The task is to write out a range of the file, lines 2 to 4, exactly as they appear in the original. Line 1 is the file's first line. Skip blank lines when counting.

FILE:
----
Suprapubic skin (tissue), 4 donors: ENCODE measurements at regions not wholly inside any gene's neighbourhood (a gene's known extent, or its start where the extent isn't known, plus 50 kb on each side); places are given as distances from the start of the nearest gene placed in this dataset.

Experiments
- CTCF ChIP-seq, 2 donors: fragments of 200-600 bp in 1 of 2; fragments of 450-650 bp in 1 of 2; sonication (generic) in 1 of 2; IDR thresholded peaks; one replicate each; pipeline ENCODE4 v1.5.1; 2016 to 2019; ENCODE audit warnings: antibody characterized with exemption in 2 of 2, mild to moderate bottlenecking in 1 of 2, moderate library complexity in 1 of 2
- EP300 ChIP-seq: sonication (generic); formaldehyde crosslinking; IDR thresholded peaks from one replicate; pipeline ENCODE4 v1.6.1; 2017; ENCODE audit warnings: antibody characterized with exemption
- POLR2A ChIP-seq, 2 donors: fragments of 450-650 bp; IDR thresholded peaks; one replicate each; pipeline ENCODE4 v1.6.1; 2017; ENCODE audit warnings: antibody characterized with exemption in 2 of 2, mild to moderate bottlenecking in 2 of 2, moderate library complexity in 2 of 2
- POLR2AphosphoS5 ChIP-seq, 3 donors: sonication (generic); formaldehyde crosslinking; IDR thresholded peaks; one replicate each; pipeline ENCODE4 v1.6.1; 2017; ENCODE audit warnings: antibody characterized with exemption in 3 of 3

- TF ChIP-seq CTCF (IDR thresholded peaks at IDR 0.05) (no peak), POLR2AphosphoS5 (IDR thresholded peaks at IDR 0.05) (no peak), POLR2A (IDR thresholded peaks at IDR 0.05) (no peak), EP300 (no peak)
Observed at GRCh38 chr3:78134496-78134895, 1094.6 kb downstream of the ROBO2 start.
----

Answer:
Experiments
- CTCF ChIP-seq, 2 donors: fragments of 200-600 bp in 1 of 2; fragments of 450-650 bp in 1 of 2; sonication (generic) in 1 of 2; IDR thresholded peaks; one replicate each; pipeline ENCODE4 v1.5.1; 2016 to 2019; ENCODE audit warnings: antibody characterized with exemption in 2 of 2, mild to moderate bottlenecking in 1 of 2, moderate library complexity in 1 of 2
- EP300 ChIP-seq: sonication (generic); formaldehyde crosslinking; IDR thresholded peaks from one replicate; pipeline ENCODE4 v1.6.1; 2017; ENCODE audit warnings: antibody characterized with exemption